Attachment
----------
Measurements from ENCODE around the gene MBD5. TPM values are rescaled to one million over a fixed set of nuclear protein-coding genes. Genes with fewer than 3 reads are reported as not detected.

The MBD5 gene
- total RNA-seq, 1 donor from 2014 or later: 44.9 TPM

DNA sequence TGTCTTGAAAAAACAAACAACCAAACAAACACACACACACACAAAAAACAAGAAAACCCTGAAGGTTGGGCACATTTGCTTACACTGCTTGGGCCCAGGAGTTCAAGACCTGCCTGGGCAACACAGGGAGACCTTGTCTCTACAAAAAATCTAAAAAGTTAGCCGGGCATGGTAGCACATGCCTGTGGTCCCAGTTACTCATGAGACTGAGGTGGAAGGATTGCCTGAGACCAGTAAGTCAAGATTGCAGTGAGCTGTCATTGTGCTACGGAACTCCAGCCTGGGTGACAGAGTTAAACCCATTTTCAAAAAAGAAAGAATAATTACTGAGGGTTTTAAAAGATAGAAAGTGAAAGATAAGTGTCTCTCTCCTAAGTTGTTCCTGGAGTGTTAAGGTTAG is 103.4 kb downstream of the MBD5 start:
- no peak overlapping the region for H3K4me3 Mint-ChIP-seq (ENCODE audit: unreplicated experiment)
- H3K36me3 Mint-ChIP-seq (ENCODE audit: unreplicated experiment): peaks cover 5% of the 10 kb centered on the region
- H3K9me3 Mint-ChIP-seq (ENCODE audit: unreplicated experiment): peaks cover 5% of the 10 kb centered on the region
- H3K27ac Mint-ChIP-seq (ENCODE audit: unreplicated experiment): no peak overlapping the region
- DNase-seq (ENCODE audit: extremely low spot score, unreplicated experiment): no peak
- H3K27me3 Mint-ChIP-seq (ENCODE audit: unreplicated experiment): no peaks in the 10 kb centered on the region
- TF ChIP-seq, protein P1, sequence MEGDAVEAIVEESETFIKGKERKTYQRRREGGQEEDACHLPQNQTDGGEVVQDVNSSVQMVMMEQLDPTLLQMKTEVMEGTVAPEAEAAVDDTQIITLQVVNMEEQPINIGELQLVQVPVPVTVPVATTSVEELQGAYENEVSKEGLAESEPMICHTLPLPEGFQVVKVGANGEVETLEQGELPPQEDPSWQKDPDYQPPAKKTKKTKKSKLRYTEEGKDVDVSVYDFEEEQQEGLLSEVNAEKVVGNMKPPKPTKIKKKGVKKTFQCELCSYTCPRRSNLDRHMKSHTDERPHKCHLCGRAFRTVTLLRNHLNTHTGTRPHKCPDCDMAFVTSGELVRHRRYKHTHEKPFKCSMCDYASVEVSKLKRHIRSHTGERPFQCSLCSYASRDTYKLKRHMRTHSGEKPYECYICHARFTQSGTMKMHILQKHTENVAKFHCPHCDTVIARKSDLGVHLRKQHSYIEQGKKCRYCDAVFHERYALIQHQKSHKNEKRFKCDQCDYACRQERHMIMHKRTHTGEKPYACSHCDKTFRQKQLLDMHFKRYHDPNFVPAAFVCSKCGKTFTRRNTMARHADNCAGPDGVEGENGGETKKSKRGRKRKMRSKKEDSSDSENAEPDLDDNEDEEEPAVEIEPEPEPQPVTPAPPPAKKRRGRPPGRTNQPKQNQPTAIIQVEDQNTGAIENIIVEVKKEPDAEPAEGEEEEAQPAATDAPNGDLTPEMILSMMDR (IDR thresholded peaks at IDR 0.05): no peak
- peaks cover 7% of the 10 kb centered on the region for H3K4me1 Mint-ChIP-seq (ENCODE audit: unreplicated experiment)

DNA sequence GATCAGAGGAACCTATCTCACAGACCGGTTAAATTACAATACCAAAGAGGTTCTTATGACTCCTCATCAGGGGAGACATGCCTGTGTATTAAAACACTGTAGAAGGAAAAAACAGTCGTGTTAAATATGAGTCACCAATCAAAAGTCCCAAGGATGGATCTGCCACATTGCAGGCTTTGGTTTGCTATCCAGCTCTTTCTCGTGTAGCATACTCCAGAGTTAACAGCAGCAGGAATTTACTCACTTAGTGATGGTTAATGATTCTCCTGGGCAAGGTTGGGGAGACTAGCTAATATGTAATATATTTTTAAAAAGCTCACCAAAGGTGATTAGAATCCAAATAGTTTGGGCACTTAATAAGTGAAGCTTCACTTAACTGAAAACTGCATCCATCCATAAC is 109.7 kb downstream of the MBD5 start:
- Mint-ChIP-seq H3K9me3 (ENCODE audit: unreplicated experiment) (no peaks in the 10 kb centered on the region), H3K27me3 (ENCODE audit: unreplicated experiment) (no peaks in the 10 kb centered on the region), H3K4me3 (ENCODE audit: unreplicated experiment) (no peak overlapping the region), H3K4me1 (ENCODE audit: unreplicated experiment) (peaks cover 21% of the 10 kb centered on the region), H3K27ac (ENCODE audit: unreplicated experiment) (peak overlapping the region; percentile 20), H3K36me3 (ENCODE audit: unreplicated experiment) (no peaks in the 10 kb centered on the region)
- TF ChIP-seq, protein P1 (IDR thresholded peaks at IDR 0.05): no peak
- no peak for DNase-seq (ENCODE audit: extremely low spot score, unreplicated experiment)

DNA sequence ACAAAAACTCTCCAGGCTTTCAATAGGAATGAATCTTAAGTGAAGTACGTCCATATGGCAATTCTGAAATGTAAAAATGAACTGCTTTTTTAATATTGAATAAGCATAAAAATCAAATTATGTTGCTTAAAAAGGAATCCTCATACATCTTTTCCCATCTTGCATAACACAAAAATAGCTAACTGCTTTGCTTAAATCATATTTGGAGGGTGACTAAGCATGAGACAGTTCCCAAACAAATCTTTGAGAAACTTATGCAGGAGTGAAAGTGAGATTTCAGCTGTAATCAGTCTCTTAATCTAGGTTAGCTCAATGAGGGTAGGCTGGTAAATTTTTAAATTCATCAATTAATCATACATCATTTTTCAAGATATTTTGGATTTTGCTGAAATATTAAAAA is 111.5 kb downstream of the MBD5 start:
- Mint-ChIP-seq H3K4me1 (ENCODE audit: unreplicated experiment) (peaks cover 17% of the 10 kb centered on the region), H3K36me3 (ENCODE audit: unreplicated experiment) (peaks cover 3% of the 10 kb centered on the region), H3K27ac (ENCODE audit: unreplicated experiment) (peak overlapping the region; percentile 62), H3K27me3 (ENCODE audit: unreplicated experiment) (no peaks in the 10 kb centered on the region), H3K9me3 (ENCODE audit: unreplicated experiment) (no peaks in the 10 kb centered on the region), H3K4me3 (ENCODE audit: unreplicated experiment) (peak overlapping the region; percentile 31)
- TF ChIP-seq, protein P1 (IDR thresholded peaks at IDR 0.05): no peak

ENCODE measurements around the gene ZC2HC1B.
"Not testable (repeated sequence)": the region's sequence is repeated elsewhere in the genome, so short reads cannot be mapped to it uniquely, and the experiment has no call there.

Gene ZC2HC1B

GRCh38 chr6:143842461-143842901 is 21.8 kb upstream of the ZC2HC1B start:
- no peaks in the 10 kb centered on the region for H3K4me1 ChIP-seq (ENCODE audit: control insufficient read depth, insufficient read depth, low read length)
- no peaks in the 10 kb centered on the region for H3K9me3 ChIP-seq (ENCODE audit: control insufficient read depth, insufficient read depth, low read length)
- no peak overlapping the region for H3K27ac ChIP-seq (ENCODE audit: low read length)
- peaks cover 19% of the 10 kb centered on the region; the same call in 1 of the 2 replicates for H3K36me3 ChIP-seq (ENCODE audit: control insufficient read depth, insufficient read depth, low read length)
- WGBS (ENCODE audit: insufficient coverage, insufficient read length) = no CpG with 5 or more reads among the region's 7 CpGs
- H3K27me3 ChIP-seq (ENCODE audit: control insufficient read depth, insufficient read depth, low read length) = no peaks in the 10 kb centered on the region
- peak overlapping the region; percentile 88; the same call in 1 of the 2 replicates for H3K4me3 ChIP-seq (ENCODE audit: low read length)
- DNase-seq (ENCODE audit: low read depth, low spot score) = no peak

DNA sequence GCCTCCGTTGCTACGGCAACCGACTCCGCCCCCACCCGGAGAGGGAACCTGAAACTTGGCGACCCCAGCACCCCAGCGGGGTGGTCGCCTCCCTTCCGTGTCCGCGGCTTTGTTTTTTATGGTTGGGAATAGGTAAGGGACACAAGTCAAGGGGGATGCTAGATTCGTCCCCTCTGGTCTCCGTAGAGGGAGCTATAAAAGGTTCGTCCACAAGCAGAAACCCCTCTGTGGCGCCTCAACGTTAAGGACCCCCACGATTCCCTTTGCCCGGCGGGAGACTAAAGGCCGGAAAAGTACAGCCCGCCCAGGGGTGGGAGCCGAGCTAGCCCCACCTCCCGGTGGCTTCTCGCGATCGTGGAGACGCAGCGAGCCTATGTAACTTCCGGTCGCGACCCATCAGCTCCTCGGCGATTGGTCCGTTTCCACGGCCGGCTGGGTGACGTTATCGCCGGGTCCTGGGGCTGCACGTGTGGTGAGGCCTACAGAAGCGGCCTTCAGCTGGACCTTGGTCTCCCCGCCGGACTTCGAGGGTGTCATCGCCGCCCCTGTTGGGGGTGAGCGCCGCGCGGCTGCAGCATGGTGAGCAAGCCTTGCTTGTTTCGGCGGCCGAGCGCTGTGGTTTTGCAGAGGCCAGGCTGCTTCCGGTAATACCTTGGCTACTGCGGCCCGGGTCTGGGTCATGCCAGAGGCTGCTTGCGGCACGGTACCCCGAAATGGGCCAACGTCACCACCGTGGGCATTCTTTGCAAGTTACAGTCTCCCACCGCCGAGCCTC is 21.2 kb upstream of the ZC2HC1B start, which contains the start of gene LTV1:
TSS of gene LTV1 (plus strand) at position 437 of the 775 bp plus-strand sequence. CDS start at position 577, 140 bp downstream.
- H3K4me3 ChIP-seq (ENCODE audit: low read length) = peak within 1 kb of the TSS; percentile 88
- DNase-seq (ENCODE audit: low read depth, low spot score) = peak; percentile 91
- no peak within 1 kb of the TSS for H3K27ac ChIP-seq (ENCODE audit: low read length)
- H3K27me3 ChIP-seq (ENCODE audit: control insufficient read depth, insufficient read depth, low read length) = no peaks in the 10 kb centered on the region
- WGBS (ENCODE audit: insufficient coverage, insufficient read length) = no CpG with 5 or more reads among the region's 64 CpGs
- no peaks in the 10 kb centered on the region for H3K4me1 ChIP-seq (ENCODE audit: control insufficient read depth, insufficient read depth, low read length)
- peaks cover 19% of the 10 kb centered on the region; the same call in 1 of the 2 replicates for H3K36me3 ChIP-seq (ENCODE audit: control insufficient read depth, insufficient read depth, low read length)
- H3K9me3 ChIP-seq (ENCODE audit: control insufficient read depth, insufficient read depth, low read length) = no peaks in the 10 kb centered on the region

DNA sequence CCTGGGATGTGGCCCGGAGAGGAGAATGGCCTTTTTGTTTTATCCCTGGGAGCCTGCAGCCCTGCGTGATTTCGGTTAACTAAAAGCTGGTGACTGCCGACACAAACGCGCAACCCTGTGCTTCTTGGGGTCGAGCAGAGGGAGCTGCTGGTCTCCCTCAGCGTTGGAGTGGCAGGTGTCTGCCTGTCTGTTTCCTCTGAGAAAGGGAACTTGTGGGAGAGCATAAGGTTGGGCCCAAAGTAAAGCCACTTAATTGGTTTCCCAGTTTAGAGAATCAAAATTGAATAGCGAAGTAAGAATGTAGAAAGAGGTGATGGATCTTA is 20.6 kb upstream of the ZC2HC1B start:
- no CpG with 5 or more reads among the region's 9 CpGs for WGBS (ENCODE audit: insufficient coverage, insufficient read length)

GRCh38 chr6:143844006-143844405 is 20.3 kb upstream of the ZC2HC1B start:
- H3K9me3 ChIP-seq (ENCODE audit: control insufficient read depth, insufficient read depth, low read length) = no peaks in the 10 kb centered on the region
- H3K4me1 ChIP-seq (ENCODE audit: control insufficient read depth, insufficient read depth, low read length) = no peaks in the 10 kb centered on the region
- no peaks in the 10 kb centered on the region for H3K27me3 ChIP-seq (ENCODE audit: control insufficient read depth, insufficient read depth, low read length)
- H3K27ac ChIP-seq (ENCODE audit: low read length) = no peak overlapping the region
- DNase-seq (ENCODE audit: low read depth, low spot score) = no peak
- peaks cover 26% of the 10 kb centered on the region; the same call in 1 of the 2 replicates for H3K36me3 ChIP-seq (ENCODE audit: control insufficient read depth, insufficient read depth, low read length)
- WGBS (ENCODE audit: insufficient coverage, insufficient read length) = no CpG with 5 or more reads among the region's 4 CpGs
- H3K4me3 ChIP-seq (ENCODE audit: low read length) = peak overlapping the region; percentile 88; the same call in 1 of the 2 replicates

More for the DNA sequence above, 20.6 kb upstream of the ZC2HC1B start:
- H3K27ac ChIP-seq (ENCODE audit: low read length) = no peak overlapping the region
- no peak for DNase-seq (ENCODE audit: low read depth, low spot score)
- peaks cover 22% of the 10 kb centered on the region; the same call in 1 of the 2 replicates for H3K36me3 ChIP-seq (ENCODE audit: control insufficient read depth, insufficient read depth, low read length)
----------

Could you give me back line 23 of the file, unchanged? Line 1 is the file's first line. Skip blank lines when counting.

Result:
GRCh38 chr6:143842461-143842901 is 21.8 kb upstream of the ZC2HC1B start: